Results 1 to 6 of 6
Thread: Intel 1150 motherboard shopping
01-01-2014, 05:53 PM #1
Intel 1150 motherboard shopping
Right now I have an i5 2500K on an Asus P8Z68-V Pro motherboard and I kind of sort of want to upgrade to an i7 4770K. I'm not completely convinced it is actually worth doing since I don't think my performance is suffering that badly, but let's say it is worth doing, how would I go about choosing a motherboard?
I've heard that Asus are a good manufacturer to stick with, if not the best, is this correct? Then would I just shop to my budget, or is there a good reason to aim higher and save additional cash? I don't think I want to SLI at any point, I originally did think I would but the leap from GTX 580 to 680 was so big that I think I'll probably just get a GTX 880 when they're released instead of another 680, so that's not a feature I'd pay more for.
In my PCI slots at the moment, apart from my 680, I have an Asus Xonar DX though I'm not sure why as I just use headphones all the time - good on-board audio would do - and a wi-fi card I no longer use because I have TP-Link PA211 powerline ethernet adaptors instead, so I guess I could probably get by with minimal PCI slots. I do have three hard drives and an optical drive though, so I need at least four SATA ports but I'd like more just in case.
Apart from ease of overclocking, what other factors/features affect the price of a motherboard? What is the key difference between the B, H and Z Intel motherboards? Why is it so hard to see a comparison of the features on sites like scan.co.uk?
02-01-2014, 12:18 PM #2
- Join Date
- Jun 2011
I think the Z87 boards are the only ones that have proper overclocking support. Beyond that I'm really not sure what you get for spending more on the motherboard, aside from extra PCI-E/SATA/USB ports.
02-01-2014, 01:18 PM #3
Z's are the only ones that can overclock -K type processors. You generally want one of those.
The other thing you want to pay attention to when you are overclocking is how many phases the CPU power supply on the motherboard is. You can find the amount of black cube things (chokes) near the CPU socket and count them. More is usually better. Most cheap motherboards come with 4 phases. 8 phase usually gives you better overclock potential.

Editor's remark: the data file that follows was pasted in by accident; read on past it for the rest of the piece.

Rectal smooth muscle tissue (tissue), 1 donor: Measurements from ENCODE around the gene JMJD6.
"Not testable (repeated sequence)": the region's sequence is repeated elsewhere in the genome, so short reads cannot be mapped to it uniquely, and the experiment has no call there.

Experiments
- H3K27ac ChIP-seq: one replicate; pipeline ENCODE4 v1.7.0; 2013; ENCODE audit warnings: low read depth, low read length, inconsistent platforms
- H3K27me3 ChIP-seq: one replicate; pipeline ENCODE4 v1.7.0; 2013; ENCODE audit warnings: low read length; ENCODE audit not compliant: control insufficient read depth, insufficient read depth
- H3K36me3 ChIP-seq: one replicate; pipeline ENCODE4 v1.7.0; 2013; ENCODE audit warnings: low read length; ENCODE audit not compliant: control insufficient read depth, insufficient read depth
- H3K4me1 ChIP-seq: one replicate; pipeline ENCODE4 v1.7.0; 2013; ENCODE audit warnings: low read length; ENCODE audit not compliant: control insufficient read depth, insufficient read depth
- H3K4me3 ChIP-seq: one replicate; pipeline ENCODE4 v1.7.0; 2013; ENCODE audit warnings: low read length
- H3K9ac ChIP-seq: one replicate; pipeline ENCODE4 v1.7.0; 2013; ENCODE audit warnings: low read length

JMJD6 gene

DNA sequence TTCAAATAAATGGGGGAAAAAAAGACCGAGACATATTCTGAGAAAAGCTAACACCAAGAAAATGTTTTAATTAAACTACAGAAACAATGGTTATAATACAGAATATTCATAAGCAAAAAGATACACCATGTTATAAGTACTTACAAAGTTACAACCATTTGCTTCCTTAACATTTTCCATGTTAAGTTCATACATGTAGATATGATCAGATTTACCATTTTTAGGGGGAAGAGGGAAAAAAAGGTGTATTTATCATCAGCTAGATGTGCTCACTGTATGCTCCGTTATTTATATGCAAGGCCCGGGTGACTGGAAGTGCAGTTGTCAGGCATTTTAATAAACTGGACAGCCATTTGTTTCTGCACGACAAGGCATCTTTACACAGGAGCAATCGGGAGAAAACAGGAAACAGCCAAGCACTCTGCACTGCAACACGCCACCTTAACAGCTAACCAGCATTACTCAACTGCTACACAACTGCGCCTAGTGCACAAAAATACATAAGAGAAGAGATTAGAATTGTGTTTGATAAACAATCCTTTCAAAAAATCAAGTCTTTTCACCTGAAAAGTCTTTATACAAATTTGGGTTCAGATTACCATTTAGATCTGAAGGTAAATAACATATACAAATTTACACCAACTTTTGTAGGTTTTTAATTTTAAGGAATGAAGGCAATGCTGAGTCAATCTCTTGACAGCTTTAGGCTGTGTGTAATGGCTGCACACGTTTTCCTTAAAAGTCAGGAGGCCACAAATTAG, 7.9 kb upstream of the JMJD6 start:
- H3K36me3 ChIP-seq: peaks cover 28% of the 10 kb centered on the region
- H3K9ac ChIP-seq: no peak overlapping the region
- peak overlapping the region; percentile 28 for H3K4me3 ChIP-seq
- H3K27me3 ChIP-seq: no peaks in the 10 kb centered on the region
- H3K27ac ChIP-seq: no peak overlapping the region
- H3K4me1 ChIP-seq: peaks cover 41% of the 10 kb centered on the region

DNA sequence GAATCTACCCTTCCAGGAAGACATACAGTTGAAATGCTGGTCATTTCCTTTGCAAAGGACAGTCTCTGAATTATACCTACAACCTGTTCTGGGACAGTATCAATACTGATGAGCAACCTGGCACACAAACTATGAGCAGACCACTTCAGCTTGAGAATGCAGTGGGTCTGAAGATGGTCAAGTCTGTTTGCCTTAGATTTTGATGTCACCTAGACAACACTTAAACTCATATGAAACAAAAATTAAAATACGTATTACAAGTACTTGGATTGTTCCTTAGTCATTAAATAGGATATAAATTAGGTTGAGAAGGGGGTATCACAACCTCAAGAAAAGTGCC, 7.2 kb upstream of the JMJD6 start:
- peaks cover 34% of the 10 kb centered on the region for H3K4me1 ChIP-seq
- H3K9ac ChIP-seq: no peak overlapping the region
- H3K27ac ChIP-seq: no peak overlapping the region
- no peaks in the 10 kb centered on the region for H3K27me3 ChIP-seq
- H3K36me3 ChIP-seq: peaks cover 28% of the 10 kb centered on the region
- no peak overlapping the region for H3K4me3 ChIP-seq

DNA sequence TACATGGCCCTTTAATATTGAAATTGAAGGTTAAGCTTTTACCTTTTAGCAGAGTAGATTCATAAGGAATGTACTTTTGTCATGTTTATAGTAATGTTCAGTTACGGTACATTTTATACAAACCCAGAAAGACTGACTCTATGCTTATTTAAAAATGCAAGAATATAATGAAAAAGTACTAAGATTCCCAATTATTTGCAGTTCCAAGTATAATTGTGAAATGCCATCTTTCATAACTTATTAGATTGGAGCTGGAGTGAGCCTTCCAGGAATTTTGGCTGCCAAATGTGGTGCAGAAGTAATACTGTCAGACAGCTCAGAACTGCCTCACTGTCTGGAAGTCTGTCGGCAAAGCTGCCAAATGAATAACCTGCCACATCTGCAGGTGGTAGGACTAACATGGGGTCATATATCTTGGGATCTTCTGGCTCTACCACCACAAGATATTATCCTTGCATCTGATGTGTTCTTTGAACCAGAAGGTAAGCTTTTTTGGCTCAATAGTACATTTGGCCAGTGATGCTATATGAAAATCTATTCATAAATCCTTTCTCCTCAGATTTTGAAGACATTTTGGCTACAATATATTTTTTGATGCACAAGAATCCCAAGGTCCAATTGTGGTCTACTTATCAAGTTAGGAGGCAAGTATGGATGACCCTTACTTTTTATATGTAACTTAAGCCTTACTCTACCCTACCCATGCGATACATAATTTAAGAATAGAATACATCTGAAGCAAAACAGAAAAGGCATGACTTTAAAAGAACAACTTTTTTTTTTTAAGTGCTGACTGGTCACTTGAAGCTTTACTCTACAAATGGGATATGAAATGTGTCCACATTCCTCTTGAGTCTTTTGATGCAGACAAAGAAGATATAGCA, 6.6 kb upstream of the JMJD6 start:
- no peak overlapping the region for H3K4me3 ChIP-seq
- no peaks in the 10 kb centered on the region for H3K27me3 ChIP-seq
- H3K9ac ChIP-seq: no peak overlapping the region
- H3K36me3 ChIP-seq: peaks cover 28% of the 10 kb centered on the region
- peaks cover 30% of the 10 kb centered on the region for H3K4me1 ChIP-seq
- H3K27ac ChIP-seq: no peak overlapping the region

If you want to stick with Asus, the Z87-A is a motherboard that's well reviewed, quite cheap, and 8-phase.
02-01-2014, 01:44 PM #4
Oooh, that phase info is useful, that's not something I've ever seen on a motherboard spec sheet on a site before. It seems like the Z87-A would be the one I'd pick for that reason, also it's less than £20 more than the Z87-K so why not I guess. That does mean a processor/motherboard upgrade would be £360 though which is too much for me right now, I think I'll just hold on and see how the current generation of consoles shapes the requirements for PC gaming over the next year or whatever.:emofdr:
02-01-2014, 02:35 PM #5
You have a 2500k. I wouldn't upgrade for at least another year. Probably even two years.
02-01-2014, 02:57 PM #6
- The power supply has a variable number of phases from one motherboard to the next, and 8 is preferable to 4 for overclocking stability and/or legroom.
- If you're buying a K-suffix CPU like the 4770K get a Z chipset motherboard.
- Apart from the above, budget is all that really matters and for most people there's not a massively compelling reason to get the most expensive motherboard.